9 Quotes From the Second Hearing on HB 6 to Ban Trans Females from Ohio Sports

If passed, the bill would ban transgender girls and women across the state from competing in team sports from kindergarten through college.

Mar 29, 2023 at 4:17 pm
click to enlarge Jean Schmidt, Republican from Loveland in the Ohio House of Representatives - Photo: public domain, Ohio House of Representatives

Jean Schmidt, Republican from Loveland in the Ohio House of Representatives

A second hearing was held on Wednesday for HB 6 (“Save Women’s Sports Act”) in the Higher Education committee of the Ohio House of Representatives.

If passed, the bill would ban transgender girls and women across the state from competing in team sports from kindergarten through college.

This second hearing consisted of proponent testimony: those testifying in support of the bill.

The lineup of witnesses included representatives from Alliance Defending Freedom – the notoriously anti-LGBTQ+ legal advocacy group, designated a hate group by the Southern Poverty Law Center – and the Center for Christian Virtue, the conservative lobbying group that has been involved in crafting nearly every piece of anti-LGBTQ+ legislation in Ohio in recent years.
For nearly two hours, representatives and witnesses went back and forth debating the idea of fairness, the definition of biological sex and enough mentions of swimmer Lia Thomas to make her an official Ohio resident.

Below, we present to you nine of the most memorable quotes from this second hearing:

1. “Not right now, no.”

-Alliance Defending Freedom’s Matt Sharp, answering a question from Rep. Casey Weinstein, D-Hudson, about whether the organization is representing any Ohio athletes. Twice Rep. Weinstein reminded Sharp that he was in Ohio and not the myriad other states Sharp mentioned.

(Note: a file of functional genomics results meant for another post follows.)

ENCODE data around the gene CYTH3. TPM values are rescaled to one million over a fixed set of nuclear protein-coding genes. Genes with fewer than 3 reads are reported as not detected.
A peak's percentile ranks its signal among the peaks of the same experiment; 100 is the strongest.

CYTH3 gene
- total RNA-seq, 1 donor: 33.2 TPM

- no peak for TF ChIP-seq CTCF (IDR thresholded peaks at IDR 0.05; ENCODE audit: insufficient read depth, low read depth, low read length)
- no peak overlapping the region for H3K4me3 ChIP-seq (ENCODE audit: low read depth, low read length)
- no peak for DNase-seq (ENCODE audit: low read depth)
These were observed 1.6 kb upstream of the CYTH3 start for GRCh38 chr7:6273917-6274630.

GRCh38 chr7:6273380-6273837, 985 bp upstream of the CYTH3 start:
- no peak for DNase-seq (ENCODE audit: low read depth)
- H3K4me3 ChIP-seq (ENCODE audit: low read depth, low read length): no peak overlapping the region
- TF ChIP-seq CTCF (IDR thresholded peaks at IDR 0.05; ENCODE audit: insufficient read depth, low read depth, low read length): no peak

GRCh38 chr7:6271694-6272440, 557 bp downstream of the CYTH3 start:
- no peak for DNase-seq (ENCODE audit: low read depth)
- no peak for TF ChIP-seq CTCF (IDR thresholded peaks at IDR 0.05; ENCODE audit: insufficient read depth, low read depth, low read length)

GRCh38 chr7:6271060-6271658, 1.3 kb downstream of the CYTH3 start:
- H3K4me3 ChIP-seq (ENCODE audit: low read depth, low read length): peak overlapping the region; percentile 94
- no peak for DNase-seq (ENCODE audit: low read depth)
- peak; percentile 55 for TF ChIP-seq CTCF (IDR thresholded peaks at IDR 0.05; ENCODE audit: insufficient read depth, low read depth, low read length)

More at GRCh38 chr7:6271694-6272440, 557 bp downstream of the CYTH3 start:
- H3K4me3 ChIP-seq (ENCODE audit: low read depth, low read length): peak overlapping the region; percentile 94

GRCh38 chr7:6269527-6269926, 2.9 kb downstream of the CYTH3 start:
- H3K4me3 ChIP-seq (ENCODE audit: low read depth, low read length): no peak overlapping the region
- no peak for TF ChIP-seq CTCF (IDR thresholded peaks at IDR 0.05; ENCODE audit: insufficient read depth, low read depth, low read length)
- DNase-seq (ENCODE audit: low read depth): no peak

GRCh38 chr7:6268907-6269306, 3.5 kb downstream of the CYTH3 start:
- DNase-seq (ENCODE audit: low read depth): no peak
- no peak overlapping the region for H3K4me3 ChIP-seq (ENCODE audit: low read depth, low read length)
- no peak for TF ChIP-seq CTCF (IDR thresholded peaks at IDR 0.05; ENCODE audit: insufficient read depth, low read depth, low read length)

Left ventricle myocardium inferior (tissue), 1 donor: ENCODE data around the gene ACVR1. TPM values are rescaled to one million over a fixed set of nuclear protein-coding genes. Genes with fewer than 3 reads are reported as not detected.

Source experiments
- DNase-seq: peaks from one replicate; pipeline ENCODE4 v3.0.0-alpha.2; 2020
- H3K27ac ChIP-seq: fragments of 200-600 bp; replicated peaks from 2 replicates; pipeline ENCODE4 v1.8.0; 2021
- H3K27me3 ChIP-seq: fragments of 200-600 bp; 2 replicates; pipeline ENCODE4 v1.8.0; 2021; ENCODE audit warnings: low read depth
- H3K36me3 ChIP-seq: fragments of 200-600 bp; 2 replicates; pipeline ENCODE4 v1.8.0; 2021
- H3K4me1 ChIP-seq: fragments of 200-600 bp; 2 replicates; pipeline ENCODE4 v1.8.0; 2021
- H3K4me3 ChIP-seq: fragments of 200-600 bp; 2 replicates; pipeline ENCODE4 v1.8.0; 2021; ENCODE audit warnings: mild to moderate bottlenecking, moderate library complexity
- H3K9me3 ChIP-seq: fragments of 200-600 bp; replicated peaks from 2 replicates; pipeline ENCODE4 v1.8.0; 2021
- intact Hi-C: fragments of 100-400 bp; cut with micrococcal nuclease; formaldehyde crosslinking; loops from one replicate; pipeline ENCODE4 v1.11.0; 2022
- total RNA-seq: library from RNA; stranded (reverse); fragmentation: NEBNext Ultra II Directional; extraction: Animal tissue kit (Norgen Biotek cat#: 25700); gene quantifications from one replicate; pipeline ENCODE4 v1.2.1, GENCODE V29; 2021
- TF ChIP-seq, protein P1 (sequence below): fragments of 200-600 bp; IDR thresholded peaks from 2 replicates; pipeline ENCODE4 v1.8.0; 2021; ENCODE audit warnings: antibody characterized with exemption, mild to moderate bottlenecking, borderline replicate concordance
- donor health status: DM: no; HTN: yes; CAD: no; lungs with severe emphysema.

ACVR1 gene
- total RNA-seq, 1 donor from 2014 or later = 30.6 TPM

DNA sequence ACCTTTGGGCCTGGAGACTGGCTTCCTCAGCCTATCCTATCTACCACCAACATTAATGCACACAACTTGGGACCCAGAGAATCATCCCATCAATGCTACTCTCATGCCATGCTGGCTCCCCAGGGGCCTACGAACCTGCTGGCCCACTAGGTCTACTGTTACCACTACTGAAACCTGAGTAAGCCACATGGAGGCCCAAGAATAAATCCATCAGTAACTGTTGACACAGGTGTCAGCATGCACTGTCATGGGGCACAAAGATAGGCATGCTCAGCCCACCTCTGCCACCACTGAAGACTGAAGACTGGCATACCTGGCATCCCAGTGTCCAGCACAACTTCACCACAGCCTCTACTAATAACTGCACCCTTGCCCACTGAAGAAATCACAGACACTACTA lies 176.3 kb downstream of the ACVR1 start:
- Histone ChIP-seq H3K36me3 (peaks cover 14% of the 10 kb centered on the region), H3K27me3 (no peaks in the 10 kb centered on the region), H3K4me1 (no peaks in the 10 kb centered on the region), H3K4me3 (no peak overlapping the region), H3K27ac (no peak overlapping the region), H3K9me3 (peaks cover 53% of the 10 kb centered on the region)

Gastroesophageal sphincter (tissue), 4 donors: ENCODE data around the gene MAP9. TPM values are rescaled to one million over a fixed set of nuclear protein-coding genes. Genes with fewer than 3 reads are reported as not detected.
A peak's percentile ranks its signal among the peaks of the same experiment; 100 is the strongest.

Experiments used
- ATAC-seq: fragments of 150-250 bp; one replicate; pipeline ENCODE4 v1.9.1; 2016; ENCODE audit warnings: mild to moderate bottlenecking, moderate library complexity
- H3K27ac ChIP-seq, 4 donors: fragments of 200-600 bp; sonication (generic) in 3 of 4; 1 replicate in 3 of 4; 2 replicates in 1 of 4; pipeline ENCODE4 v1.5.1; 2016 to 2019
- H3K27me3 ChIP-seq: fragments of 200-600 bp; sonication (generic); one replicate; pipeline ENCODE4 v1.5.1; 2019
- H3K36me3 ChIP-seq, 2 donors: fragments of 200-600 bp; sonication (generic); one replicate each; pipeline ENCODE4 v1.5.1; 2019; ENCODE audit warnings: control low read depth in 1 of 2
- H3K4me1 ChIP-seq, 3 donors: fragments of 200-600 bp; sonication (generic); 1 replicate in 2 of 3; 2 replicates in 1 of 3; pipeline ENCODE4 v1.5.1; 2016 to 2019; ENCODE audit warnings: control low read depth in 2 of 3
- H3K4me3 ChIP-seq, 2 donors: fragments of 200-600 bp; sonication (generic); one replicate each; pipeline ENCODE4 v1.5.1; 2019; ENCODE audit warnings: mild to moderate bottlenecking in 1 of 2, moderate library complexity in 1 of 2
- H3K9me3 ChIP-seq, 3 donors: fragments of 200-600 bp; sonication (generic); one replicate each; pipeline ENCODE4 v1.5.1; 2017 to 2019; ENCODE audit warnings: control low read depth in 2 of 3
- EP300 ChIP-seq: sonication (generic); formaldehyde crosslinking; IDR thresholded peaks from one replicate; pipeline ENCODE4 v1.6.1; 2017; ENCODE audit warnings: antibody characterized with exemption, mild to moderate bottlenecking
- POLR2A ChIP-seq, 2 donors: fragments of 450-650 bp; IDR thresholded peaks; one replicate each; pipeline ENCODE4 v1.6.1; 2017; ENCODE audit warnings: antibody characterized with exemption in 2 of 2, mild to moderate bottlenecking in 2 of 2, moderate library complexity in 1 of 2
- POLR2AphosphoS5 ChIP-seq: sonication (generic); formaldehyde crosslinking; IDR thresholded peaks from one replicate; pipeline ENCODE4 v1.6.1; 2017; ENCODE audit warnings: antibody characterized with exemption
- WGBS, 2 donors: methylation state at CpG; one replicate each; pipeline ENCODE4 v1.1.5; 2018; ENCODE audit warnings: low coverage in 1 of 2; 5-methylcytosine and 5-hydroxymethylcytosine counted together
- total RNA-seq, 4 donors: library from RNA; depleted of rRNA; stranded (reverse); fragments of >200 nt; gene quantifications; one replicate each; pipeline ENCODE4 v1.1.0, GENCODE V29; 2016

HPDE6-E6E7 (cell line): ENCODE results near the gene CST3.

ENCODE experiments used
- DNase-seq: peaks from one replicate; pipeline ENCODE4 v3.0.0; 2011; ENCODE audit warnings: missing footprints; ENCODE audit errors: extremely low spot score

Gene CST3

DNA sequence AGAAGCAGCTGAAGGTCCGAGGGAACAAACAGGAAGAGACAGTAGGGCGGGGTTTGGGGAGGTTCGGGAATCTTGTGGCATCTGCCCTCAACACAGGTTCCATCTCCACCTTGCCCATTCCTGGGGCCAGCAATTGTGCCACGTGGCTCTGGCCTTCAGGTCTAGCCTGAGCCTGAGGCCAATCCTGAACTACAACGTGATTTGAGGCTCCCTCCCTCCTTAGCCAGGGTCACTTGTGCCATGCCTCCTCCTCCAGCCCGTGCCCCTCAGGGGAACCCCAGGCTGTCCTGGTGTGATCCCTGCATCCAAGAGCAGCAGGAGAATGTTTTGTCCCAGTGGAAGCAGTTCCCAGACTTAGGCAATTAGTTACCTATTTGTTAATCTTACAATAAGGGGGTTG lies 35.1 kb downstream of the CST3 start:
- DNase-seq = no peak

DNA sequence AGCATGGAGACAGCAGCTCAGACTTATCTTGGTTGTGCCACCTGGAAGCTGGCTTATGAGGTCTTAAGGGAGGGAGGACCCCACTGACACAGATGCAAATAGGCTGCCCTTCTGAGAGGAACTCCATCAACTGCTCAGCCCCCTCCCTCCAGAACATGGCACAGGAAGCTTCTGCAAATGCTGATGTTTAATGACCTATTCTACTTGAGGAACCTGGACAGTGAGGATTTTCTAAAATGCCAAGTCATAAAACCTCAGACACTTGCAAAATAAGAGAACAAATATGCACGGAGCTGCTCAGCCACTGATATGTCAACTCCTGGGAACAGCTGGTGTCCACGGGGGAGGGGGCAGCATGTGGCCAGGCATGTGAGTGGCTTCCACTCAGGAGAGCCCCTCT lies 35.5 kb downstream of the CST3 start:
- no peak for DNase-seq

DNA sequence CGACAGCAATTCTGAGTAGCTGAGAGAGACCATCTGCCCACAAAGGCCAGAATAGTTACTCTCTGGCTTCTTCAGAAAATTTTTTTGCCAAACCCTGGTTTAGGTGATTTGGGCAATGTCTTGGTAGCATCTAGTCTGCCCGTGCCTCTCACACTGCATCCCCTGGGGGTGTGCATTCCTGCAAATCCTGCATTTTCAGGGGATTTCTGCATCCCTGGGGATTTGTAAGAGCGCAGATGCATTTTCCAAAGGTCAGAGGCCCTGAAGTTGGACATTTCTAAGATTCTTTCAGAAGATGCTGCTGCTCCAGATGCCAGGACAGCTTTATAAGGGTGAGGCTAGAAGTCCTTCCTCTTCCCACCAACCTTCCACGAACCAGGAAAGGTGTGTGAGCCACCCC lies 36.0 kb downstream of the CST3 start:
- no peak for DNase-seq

2. “Every student should have the opportunity to compete in sports.”

– Rep. Mary Lightbody, D-Westerville, who repeatedly argued in favor of trans student participation in athletics throughout the hearing.

3. “I think we have to establish today, in this body, they are not biological males. They are transgender. There is a huge difference. That’s what we need to discuss here. Biological males, as you’re terming them, males assigned at birth who have transgendered, are not biological males. You are confusing the two.”

-Rep. Joe Miller, D-Amherst, who valiantly attempted to correct Sharp’s use of the phrase “biological males,” while still incorrectly using the word “transgender” as a verb. Not eight seconds later, and countless times throughout the rest of the hearing, “biological males” was used by witnesses and Republican representatives to describe transgender females.
4. “You have said something that many of us have heard and feel in this room, and that is the intimidation towards female athletes [regarding] speaking out on this. Why do you think they are being intimidated and who do you think are intimidating them into silence?”

-Rep. Adam Bird (R-New Richmond) to witness Kevin Ritter, a Washington County commissioner, invoking the specter of intimidation from…someone. Ritter was not able to identify the source of the intimidation.

5. “Your testimony would mean a lot more to me if you had any experience with the issue we’re talking about today.”

-Rep. Casey Weinstein, D-Hudson, to Ritter, who positioned himself as an expert on athletic coaching but then later admitted that he has never had any experience coaching a trans athlete.

6. “I believe in inclusiveness.”

-Rep. Jean Schmidt, R-Loveland, who has been the primary sponsor of previous legislation like last year’s HB 616 ,which would have banned the teaching of inclusiveness.
7. “I’m somebody who has fought all my life for women’s rights…I celebrate equality.”

-Rep. Jean Schmidt, who last year called rape an “opportunity for women.”

8. “The coach would have to know if [the athletes] have transgendered or not.”

-Rep. Schmidt, placing the responsibility on coaches to enforce HB 6.

9. “Don’t. Twist. My. Words.”

-Rep. Schmidt to Rep. Weinstein, who asked Schmidt if she was indeed placing responsibility for enforcing HB 6 on the backs of coaches, as she had previously testified less than 30 seconds earlier.

Equality Ohio has an easy-to-complete webform to let the members of the Higher Education committee know your thoughts on HB 6.

This story was originally published by the Buckeye Flame and republished here with permission.

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